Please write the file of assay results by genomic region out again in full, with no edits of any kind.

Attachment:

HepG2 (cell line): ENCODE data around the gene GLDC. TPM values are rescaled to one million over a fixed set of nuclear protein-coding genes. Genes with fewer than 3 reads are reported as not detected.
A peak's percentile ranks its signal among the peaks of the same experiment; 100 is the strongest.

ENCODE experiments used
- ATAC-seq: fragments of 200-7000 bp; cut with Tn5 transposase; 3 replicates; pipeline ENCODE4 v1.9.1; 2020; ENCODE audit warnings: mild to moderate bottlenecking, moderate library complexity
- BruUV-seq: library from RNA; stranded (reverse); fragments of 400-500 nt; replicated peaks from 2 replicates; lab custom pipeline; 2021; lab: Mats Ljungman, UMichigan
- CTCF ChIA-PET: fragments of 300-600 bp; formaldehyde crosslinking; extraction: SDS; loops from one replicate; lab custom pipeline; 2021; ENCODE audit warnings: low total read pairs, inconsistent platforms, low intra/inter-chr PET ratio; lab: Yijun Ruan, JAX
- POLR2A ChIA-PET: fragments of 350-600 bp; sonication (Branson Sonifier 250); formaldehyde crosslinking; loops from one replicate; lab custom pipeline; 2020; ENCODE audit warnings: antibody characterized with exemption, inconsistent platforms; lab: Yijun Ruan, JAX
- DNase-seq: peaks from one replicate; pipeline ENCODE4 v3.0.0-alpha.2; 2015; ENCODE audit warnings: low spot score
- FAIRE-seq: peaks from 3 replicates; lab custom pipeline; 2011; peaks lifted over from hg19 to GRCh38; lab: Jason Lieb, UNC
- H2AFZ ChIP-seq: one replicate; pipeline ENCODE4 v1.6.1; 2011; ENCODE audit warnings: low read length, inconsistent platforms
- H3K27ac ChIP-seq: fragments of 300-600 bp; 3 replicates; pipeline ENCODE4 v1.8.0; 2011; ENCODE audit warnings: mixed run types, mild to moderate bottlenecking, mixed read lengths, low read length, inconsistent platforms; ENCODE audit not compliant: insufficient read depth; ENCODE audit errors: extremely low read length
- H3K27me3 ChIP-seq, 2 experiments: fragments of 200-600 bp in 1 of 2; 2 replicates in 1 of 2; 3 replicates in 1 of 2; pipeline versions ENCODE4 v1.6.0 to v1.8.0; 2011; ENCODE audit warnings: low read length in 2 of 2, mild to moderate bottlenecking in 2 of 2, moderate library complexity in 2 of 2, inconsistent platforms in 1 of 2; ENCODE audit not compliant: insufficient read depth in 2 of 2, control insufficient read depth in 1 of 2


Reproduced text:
HepG2 (cell line): ENCODE data around the gene GLDC. TPM values are rescaled to one million over a fixed set of nuclear protein-coding genes. Genes with fewer than 3 reads are reported as not detected.
A peak's percentile ranks its signal among the peaks of the same experiment; 100 is the strongest.

ENCODE experiments used
- ATAC-seq: fragments of 200-7000 bp; cut with Tn5 transposase; 3 replicates; pipeline ENCODE4 v1.9.1; 2020; ENCODE audit warnings: mild to moderate bottlenecking, moderate library complexity
- BruUV-seq: library from RNA; stranded (reverse); fragments of 400-500 nt; replicated peaks from 2 replicates; lab custom pipeline; 2021; lab: Mats Ljungman, UMichigan
- CTCF ChIA-PET: fragments of 300-600 bp; formaldehyde crosslinking; extraction: SDS; loops from one replicate; lab custom pipeline; 2021; ENCODE audit warnings: low total read pairs, inconsistent platforms, low intra/inter-chr PET ratio; lab: Yijun Ruan, JAX
- POLR2A ChIA-PET: fragments of 350-600 bp; sonication (Branson Sonifier 250); formaldehyde crosslinking; loops from one replicate; lab custom pipeline; 2020; ENCODE audit warnings: antibody characterized with exemption, inconsistent platforms; lab: Yijun Ruan, JAX
- DNase-seq: peaks from one replicate; pipeline ENCODE4 v3.0.0-alpha.2; 2015; ENCODE audit warnings: low spot score
- FAIRE-seq: peaks from 3 replicates; lab custom pipeline; 2011; peaks lifted over from hg19 to GRCh38; lab: Jason Lieb, UNC
- H2AFZ ChIP-seq: one replicate; pipeline ENCODE4 v1.6.1; 2011; ENCODE audit warnings: low read length, inconsistent platforms
- H3K27ac ChIP-seq: fragments of 300-600 bp; 3 replicates; pipeline ENCODE4 v1.8.0; 2011; ENCODE audit warnings: mixed run types, mild to moderate bottlenecking, mixed read lengths, low read length, inconsistent platforms; ENCODE audit not compliant: insufficient read depth; ENCODE audit errors: extremely low read length
- H3K27me3 ChIP-seq, 2 experiments: fragments of 200-600 bp in 1 of 2; 2 replicates in 1 of 2; 3 replicates in 1 of 2; pipeline versions ENCODE4 v1.6.0 to v1.8.0; 2011; ENCODE audit warnings: low read length in 2 of 2, mild to moderate bottlenecking in 2 of 2, moderate library complexity in 2 of 2, inconsistent platforms in 1 of 2; ENCODE audit not compliant: insufficient read depth in 2 of 2, control insufficient read depth in 1 of 2